The SaaS industry’s rapid growth shows no sign of slowing down ( research predicts it will continue to grow by 21.2% a year until 2023) . As a result, over 40 countries have re-evaluated the tax regulations for the sale of digital goods, software, and SaaS, with even more looking to follow suit in the near future.
But what does that actually mean for SaaS businesses? Where do you have to charge tax and what happens if you get it wrong?
We sat down with our CFO and resident Tax Expert, Hugo Grimston, to find out.
Do I have to charge my customers sales tax?
“Yes, the obligation to charge tax is on the seller of the software. And if you fail to do it, ignorance is no excuse and the tax authorities will come after you for interest and potentially other penalties.”
I don’t have an office there, do I still have to register for sales tax?
“Software is taxed in a very different way to e-commerce or physical goods. The important thing is where your customer is based.
“The big change now is that in the US there is the concept of economic nexus as opposed to physical nexus. This means that if you make an amount of sales into a US state then you are theoretically liable for tax.”
My company is still small, does sales tax apply to me?
“In certain instances and certain countries, maybe not. However, there are countries in the world which have no threshold so effectively from the first dollar you sell into that country you have to register for tax, such as Russia and South Korea.
“Also, a lot of jurisdictions have very low thresholds which mean you have to register when you make a certain value of sales. In the EU, for example, it’s €10,000 across the EU before you have to start charging tax. In the US it’s a number of transactions per state and it’s only about 200 in most states. So generally, you don’t have to be that big to be caught by the tax authorities.“
What are the penalties for non-compliance?
“The penalties for non-compliance are payment of back taxes, interest on those payments, and potentially additional penalties if you have done it maliciously.
“That sounds like it isn’t such an issue but if you have been non-compliant for a number of years, the bills can be massive and it’s very unlikely that you’ll be able to reclaim that tax from the customer.”
My company is already registered in multiple jurisdictions do I really have to list additional places?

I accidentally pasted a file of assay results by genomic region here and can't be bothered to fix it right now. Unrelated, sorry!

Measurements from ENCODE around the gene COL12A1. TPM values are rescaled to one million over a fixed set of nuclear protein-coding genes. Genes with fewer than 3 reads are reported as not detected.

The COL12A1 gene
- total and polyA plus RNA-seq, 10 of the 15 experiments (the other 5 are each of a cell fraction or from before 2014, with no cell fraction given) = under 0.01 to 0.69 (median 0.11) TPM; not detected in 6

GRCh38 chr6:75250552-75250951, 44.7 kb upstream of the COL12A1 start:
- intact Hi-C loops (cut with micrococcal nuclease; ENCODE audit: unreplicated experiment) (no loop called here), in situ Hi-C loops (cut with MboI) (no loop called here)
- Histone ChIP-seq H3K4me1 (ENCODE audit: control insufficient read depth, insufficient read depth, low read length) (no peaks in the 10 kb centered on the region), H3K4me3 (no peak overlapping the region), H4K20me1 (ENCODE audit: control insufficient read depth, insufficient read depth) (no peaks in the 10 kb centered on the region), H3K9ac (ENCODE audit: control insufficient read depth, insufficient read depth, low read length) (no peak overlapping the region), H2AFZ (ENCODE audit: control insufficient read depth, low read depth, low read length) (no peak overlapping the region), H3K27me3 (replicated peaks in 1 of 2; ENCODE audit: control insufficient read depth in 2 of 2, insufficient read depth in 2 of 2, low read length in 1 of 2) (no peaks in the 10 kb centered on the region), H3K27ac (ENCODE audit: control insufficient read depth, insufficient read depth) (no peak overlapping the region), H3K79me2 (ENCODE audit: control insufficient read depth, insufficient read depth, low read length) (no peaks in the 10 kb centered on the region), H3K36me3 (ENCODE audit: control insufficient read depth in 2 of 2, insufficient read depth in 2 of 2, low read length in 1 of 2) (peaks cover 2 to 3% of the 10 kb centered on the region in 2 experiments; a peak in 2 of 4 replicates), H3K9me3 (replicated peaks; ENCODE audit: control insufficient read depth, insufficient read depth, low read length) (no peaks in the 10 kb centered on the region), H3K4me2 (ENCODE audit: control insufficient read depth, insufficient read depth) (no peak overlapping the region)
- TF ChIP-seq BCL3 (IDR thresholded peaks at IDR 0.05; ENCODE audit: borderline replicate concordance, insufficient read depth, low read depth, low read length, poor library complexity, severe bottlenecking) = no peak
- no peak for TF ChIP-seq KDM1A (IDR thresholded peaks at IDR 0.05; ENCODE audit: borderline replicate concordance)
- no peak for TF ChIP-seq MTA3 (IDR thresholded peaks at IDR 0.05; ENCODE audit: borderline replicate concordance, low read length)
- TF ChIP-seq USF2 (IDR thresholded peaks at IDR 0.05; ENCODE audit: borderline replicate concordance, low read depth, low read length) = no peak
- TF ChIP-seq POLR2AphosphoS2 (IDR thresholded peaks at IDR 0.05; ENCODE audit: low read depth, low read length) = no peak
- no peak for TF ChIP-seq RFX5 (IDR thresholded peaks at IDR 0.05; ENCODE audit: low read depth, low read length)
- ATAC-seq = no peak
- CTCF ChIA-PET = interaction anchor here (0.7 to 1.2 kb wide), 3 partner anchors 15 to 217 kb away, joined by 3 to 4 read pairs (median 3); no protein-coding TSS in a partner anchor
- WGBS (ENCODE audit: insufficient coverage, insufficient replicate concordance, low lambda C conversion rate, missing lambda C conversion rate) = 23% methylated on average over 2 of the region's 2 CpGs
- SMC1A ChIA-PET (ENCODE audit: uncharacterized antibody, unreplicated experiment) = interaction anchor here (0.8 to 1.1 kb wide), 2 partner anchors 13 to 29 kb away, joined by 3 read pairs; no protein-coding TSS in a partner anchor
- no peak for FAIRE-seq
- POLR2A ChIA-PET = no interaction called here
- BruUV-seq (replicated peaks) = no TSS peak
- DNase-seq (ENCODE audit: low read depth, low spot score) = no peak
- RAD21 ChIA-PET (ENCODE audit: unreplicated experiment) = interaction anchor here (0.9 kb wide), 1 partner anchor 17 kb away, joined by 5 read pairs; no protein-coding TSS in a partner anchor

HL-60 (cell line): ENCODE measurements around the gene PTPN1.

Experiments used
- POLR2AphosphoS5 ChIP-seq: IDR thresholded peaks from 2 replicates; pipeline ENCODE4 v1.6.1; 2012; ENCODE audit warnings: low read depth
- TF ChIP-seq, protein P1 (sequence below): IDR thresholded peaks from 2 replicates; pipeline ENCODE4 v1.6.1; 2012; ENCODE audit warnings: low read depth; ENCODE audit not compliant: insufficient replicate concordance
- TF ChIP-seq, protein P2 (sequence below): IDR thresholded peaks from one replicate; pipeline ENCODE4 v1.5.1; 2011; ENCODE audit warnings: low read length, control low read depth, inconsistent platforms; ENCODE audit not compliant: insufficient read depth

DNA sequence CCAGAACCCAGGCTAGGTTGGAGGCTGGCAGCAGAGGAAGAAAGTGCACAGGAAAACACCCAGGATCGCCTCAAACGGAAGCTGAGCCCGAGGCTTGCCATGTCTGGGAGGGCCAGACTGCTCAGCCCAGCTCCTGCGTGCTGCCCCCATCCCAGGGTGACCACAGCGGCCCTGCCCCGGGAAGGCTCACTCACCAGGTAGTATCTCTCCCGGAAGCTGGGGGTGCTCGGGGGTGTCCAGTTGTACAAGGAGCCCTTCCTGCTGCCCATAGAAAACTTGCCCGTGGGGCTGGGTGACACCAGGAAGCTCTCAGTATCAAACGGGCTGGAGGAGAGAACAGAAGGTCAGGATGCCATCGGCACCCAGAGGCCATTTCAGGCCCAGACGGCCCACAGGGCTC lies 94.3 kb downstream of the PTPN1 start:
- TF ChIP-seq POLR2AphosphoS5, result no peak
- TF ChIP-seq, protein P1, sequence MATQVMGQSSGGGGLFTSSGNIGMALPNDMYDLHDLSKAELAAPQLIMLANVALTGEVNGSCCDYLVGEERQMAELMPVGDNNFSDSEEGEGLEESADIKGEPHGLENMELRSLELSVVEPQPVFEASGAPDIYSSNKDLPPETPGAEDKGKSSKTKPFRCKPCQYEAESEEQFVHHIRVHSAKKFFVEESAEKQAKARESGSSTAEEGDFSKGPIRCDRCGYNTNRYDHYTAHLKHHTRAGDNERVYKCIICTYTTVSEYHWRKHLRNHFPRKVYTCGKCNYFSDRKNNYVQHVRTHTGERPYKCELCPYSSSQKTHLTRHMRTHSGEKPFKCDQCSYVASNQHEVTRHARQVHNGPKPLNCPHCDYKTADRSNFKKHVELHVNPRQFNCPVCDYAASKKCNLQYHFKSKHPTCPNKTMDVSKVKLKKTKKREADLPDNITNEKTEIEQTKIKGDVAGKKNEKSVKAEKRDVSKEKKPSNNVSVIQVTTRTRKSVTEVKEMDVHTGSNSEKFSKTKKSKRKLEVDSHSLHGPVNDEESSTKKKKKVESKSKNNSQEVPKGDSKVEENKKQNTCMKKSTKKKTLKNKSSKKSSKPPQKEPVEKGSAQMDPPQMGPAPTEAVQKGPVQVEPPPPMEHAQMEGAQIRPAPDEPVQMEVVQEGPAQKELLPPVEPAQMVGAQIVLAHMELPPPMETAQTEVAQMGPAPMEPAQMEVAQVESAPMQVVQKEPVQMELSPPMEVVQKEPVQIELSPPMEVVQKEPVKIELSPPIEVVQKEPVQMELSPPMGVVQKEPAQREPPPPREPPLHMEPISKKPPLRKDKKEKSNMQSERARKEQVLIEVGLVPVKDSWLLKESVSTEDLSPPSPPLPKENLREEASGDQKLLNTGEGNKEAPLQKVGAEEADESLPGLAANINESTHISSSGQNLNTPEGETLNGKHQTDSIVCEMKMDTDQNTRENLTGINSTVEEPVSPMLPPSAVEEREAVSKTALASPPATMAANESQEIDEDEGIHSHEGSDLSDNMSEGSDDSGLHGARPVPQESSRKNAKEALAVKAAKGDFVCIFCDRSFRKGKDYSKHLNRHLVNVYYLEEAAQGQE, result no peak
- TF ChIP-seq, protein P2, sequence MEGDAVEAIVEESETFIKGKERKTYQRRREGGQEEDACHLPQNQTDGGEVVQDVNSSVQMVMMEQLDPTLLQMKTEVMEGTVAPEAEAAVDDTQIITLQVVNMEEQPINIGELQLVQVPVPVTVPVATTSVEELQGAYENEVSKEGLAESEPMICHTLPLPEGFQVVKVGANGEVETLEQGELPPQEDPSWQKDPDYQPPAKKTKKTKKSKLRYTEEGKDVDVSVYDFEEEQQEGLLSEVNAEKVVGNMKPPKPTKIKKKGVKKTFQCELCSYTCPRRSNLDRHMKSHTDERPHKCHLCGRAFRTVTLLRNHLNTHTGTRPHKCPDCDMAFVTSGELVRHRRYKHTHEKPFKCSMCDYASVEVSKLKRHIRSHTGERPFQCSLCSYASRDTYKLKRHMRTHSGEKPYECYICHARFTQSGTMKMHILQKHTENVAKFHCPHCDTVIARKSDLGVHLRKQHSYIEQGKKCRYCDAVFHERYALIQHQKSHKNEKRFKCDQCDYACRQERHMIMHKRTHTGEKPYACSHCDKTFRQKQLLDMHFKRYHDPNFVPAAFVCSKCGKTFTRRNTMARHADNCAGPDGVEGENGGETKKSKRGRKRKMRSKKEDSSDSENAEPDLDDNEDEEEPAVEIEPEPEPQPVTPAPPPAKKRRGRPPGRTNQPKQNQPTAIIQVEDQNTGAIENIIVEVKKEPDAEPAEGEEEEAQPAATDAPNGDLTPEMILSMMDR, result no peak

“Yes. The fact that you are registered in any jurisdiction doesn’t exempt you from being registered in another jurisdiction. No tax authority is going to give you credit for paying tax somewhere else because that doesn’t mean money in their pocket.”
Do I still have to pay sales tax in my state when selling with a reseller?
“Generally, not. When you sell via a reseller the obligation to be registered, calculate the correct amount of tax and make filings lies with the reseller. The supply from you to the reseller is generally free of tax. If the reseller is compliant or not compliant with any jurisdiction, you shouldn’t really care because you have no tax obligation anyway. So, that’s their problem basically.”
I am selling B2B, does this apply to me?
“B2C sales tax is more prevalent than B2B, however, there are some jurisdictions that don’t distinguish between B2C and B2B – the US being a big and prominent example. Similarly, for sales within Europe to be B2B, they need to be VAT registered, that doesn’t necessarily mean that they are just business customers. Therefore, you may have sales tax obligations to people you think are businesses but from a VAT perspective they are seen as consumers.”
Can I manage sales tax myself?
“You could definitely do this yourself but it is incredibly complex and time consuming. So, very briefly, you’d need to register for sales tax in a bunch of jurisdictions, you’d need to make sure your checkout is calculating the correct amount that needs to be charged to each customer and keeping up to date with new tax rates, you then need to file, submit and pay in different jurisdictions – all of which is really painful. Or you can use a Merchant of Record, no compliance, no liabilities, no hassle and super easy.”
Global taxes for SaaS companies: How to sell internationally
Read the guide to find out more about sales tax regulations for companies selling software internationally.